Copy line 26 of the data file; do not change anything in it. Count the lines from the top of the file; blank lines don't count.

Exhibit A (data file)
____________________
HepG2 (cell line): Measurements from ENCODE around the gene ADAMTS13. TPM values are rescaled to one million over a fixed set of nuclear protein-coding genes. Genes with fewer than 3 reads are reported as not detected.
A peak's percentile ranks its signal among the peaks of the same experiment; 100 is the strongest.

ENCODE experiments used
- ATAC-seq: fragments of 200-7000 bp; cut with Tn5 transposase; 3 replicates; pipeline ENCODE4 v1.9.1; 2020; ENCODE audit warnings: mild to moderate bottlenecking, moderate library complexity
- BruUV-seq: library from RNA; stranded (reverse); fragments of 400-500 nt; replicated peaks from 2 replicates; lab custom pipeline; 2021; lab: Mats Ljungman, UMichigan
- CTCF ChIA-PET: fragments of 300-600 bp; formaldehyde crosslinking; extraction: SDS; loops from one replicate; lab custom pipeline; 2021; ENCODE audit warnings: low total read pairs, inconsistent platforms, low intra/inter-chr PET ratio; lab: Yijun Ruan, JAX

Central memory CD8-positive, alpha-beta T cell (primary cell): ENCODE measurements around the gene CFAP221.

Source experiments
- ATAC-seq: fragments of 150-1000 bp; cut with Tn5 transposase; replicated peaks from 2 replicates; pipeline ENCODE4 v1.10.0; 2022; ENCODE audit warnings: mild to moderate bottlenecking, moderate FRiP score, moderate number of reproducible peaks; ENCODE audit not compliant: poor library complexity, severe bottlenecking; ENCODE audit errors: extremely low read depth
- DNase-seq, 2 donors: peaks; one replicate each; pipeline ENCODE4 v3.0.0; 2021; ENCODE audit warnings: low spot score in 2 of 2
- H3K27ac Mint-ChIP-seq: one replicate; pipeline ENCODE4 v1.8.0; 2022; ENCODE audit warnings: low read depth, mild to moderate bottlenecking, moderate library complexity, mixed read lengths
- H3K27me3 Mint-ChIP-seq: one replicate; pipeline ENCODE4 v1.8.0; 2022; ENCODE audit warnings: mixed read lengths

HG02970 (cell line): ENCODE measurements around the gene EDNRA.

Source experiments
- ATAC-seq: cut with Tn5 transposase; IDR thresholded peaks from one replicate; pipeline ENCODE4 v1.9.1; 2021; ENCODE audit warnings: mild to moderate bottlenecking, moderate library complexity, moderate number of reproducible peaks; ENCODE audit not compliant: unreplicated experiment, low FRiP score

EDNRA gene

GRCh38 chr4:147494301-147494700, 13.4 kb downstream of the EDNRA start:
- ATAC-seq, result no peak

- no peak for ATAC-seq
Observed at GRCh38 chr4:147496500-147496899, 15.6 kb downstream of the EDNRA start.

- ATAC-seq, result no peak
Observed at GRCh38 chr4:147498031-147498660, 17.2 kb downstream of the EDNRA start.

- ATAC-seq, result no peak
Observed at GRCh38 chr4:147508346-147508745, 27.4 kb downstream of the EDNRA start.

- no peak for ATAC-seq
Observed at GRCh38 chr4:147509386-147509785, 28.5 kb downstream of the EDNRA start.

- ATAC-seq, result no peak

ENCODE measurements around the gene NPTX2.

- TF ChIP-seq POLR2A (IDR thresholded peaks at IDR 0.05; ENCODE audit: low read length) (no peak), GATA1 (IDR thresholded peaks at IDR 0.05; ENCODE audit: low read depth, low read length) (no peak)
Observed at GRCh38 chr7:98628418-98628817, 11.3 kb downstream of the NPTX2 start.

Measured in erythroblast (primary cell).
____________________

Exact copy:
Observed at GRCh38 chr4:147509386-147509785, 28.5 kb downstream of the EDNRA start.